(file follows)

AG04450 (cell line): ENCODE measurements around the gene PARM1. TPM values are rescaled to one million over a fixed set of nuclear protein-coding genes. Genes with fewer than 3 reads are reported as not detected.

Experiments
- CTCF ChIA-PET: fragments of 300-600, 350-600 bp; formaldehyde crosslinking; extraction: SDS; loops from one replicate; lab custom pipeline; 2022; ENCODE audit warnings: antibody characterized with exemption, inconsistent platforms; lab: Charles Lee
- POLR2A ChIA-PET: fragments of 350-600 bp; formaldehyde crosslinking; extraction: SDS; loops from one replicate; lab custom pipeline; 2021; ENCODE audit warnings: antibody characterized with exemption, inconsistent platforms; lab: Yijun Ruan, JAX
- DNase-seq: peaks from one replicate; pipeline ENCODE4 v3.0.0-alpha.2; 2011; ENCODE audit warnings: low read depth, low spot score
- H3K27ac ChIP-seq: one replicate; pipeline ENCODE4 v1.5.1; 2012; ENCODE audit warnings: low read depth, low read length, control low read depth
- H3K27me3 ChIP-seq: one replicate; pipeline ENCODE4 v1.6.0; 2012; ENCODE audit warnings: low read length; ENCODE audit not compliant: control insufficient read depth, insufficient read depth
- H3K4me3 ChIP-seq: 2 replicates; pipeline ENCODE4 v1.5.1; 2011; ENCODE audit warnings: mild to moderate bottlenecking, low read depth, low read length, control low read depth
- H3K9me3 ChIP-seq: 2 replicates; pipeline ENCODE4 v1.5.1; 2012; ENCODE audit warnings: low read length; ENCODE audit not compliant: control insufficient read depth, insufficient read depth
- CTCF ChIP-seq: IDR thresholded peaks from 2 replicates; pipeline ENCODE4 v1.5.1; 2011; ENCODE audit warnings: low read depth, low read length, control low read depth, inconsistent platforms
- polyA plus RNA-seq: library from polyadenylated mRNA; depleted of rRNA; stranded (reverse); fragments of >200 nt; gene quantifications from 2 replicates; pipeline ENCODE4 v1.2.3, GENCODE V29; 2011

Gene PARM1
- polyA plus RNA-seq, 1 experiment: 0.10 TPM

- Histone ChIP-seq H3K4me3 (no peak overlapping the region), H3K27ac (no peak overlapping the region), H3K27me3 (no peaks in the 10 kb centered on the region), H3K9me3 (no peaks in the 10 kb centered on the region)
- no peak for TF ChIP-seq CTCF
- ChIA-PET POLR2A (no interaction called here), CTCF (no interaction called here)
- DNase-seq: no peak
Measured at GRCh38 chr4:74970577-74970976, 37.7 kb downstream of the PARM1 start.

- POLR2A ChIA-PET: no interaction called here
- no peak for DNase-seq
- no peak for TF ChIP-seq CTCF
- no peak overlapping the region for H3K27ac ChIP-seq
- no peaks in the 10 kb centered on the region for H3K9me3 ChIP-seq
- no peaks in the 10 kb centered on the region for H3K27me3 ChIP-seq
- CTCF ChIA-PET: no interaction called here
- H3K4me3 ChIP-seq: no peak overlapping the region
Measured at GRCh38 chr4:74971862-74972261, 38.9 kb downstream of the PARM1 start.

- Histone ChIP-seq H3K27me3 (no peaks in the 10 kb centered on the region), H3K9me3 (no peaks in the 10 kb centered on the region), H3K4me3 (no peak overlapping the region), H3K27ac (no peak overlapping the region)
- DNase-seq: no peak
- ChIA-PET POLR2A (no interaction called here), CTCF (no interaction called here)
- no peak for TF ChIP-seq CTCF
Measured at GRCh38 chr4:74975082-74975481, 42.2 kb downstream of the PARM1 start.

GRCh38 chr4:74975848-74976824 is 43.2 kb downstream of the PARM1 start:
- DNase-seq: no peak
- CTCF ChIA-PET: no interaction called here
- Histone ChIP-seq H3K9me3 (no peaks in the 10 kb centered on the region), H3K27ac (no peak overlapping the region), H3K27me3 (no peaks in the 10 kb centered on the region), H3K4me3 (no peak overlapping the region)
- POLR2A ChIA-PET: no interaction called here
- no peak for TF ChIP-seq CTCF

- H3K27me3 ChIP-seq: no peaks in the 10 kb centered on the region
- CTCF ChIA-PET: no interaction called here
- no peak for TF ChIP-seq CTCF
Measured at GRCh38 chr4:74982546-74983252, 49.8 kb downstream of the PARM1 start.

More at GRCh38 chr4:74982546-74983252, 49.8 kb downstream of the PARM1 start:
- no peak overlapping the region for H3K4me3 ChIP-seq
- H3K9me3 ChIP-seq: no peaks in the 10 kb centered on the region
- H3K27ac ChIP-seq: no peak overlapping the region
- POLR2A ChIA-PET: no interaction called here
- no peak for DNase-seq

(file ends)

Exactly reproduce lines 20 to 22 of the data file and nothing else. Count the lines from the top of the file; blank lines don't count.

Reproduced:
- no peak for DNase-seq
- no peak for TF ChIP-seq CTCF
- no peak overlapping the region for H3K27ac ChIP-seq